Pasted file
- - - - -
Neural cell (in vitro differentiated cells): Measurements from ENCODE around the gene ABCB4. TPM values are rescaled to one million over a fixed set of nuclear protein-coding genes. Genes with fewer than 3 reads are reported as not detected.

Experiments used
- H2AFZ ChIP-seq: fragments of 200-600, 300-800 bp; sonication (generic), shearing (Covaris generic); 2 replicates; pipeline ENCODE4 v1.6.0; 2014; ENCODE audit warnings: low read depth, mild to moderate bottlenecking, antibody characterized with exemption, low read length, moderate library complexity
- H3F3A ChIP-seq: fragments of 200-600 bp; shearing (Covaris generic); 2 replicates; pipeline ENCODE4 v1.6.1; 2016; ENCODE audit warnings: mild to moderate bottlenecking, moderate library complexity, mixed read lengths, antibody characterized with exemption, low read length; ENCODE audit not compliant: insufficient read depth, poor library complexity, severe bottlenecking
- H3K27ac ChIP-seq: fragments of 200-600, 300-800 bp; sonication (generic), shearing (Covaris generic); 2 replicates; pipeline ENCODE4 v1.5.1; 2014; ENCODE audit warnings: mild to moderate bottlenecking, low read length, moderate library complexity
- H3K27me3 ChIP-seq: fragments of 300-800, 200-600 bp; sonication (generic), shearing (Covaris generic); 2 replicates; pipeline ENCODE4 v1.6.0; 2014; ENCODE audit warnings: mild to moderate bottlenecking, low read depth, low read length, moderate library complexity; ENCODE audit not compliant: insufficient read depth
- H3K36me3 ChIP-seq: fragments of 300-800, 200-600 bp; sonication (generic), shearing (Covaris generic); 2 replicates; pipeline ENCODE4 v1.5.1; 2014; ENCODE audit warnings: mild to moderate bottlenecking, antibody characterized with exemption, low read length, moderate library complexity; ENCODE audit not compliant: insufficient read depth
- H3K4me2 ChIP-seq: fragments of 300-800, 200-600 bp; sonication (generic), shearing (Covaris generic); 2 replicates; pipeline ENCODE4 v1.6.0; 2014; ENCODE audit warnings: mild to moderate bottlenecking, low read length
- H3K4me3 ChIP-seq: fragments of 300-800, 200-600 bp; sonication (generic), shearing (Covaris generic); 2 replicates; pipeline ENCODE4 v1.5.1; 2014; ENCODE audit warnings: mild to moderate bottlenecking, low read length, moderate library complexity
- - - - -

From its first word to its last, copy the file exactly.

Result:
Neural cell (in vitro differentiated cells): Measurements from ENCODE around the gene ABCB4. TPM values are rescaled to one million over a fixed set of nuclear protein-coding genes. Genes with fewer than 3 reads are reported as not detected.

Experiments used
- H2AFZ ChIP-seq: fragments of 200-600, 300-800 bp; sonication (generic), shearing (Covaris generic); 2 replicates; pipeline ENCODE4 v1.6.0; 2014; ENCODE audit warnings: low read depth, mild to moderate bottlenecking, antibody characterized with exemption, low read length, moderate library complexity
- H3F3A ChIP-seq: fragments of 200-600 bp; shearing (Covaris generic); 2 replicates; pipeline ENCODE4 v1.6.1; 2016; ENCODE audit warnings: mild to moderate bottlenecking, moderate library complexity, mixed read lengths, antibody characterized with exemption, low read length; ENCODE audit not compliant: insufficient read depth, poor library complexity, severe bottlenecking
- H3K27ac ChIP-seq: fragments of 200-600, 300-800 bp; sonication (generic), shearing (Covaris generic); 2 replicates; pipeline ENCODE4 v1.5.1; 2014; ENCODE audit warnings: mild to moderate bottlenecking, low read length, moderate library complexity
- H3K27me3 ChIP-seq: fragments of 300-800, 200-600 bp; sonication (generic), shearing (Covaris generic); 2 replicates; pipeline ENCODE4 v1.6.0; 2014; ENCODE audit warnings: mild to moderate bottlenecking, low read depth, low read length, moderate library complexity; ENCODE audit not compliant: insufficient read depth
- H3K36me3 ChIP-seq: fragments of 300-800, 200-600 bp; sonication (generic), shearing (Covaris generic); 2 replicates; pipeline ENCODE4 v1.5.1; 2014; ENCODE audit warnings: mild to moderate bottlenecking, antibody characterized with exemption, low read length, moderate library complexity; ENCODE audit not compliant: insufficient read depth
- H3K4me2 ChIP-seq: fragments of 300-800, 200-600 bp; sonication (generic), shearing (Covaris generic); 2 replicates; pipeline ENCODE4 v1.6.0; 2014; ENCODE audit warnings: mild to moderate bottlenecking, low read length
- H3K4me3 ChIP-seq: fragments of 300-800, 200-600 bp; sonication (generic), shearing (Covaris generic); 2 replicates; pipeline ENCODE4 v1.5.1; 2014; ENCODE audit warnings: mild to moderate bottlenecking, low read length, moderate library complexity